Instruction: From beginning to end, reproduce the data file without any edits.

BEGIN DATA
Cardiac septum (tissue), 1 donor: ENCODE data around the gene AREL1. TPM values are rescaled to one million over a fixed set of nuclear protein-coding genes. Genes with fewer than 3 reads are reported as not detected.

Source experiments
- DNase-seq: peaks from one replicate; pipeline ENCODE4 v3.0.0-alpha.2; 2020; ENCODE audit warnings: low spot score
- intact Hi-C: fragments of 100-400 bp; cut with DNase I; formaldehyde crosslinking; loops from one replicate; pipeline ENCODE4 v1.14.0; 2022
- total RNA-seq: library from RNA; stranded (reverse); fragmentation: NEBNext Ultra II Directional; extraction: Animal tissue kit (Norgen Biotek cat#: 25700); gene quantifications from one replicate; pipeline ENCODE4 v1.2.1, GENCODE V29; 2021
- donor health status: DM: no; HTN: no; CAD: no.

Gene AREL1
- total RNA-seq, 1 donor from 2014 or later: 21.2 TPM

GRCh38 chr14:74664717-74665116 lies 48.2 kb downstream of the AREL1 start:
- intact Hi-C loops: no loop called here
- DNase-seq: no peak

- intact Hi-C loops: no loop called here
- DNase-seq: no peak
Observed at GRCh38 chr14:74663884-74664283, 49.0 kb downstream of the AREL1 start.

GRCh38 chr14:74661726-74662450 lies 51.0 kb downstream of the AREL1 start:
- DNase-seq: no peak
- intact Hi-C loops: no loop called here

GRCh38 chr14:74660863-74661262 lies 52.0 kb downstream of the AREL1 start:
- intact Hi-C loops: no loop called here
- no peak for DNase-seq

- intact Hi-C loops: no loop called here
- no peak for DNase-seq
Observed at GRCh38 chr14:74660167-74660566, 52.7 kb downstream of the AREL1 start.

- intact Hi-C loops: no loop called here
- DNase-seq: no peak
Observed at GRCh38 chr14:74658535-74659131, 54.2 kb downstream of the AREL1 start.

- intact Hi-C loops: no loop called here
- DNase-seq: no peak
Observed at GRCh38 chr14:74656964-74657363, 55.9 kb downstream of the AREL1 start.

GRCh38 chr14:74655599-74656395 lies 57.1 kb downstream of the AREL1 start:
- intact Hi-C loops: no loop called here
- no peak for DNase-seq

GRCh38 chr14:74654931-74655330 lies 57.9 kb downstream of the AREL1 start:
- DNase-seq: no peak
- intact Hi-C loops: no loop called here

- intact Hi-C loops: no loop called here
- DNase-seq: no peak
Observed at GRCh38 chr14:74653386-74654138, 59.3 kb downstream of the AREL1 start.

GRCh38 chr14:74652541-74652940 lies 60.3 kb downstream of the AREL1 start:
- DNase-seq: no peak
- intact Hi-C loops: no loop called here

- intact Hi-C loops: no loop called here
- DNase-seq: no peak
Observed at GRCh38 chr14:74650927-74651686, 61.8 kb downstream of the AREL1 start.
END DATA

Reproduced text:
Cardiac septum (tissue), 1 donor: ENCODE data around the gene AREL1. TPM values are rescaled to one million over a fixed set of nuclear protein-coding genes. Genes with fewer than 3 reads are reported as not detected.

Source experiments
- DNase-seq: peaks from one replicate; pipeline ENCODE4 v3.0.0-alpha.2; 2020; ENCODE audit warnings: low spot score
- intact Hi-C: fragments of 100-400 bp; cut with DNase I; formaldehyde crosslinking; loops from one replicate; pipeline ENCODE4 v1.14.0; 2022
- total RNA-seq: library from RNA; stranded (reverse); fragmentation: NEBNext Ultra II Directional; extraction: Animal tissue kit (Norgen Biotek cat#: 25700); gene quantifications from one replicate; pipeline ENCODE4 v1.2.1, GENCODE V29; 2021
- donor health status: DM: no; HTN: no; CAD: no.

Gene AREL1
- total RNA-seq, 1 donor from 2014 or later: 21.2 TPM

GRCh38 chr14:74664717-74665116 lies 48.2 kb downstream of the AREL1 start:
- intact Hi-C loops: no loop called here
- DNase-seq: no peak

- intact Hi-C loops: no loop called here
- DNase-seq: no peak
Observed at GRCh38 chr14:74663884-74664283, 49.0 kb downstream of the AREL1 start.

GRCh38 chr14:74661726-74662450 lies 51.0 kb downstream of the AREL1 start:
- DNase-seq: no peak
- intact Hi-C loops: no loop called here

GRCh38 chr14:74660863-74661262 lies 52.0 kb downstream of the AREL1 start:
- intact Hi-C loops: no loop called here
- no peak for DNase-seq

- intact Hi-C loops: no loop called here
- no peak for DNase-seq
Observed at GRCh38 chr14:74660167-74660566, 52.7 kb downstream of the AREL1 start.

- intact Hi-C loops: no loop called here
- DNase-seq: no peak
Observed at GRCh38 chr14:74658535-74659131, 54.2 kb downstream of the AREL1 start.

- intact Hi-C loops: no loop called here
- DNase-seq: no peak
Observed at GRCh38 chr14:74656964-74657363, 55.9 kb downstream of the AREL1 start.

GRCh38 chr14:74655599-74656395 lies 57.1 kb downstream of the AREL1 start:
- intact Hi-C loops: no loop called here
- no peak for DNase-seq

GRCh38 chr14:74654931-74655330 lies 57.9 kb downstream of the AREL1 start:
- DNase-seq: no peak
- intact Hi-C loops: no loop called here

- intact Hi-C loops: no loop called here
- DNase-seq: no peak
Observed at GRCh38 chr14:74653386-74654138, 59.3 kb downstream of the AREL1 start.

GRCh38 chr14:74652541-74652940 lies 60.3 kb downstream of the AREL1 start:
- DNase-seq: no peak
- intact Hi-C loops: no loop called here

- intact Hi-C loops: no loop called here
- DNase-seq: no peak
Observed at GRCh38 chr14:74650927-74651686, 61.8 kb downstream of the AREL1 start.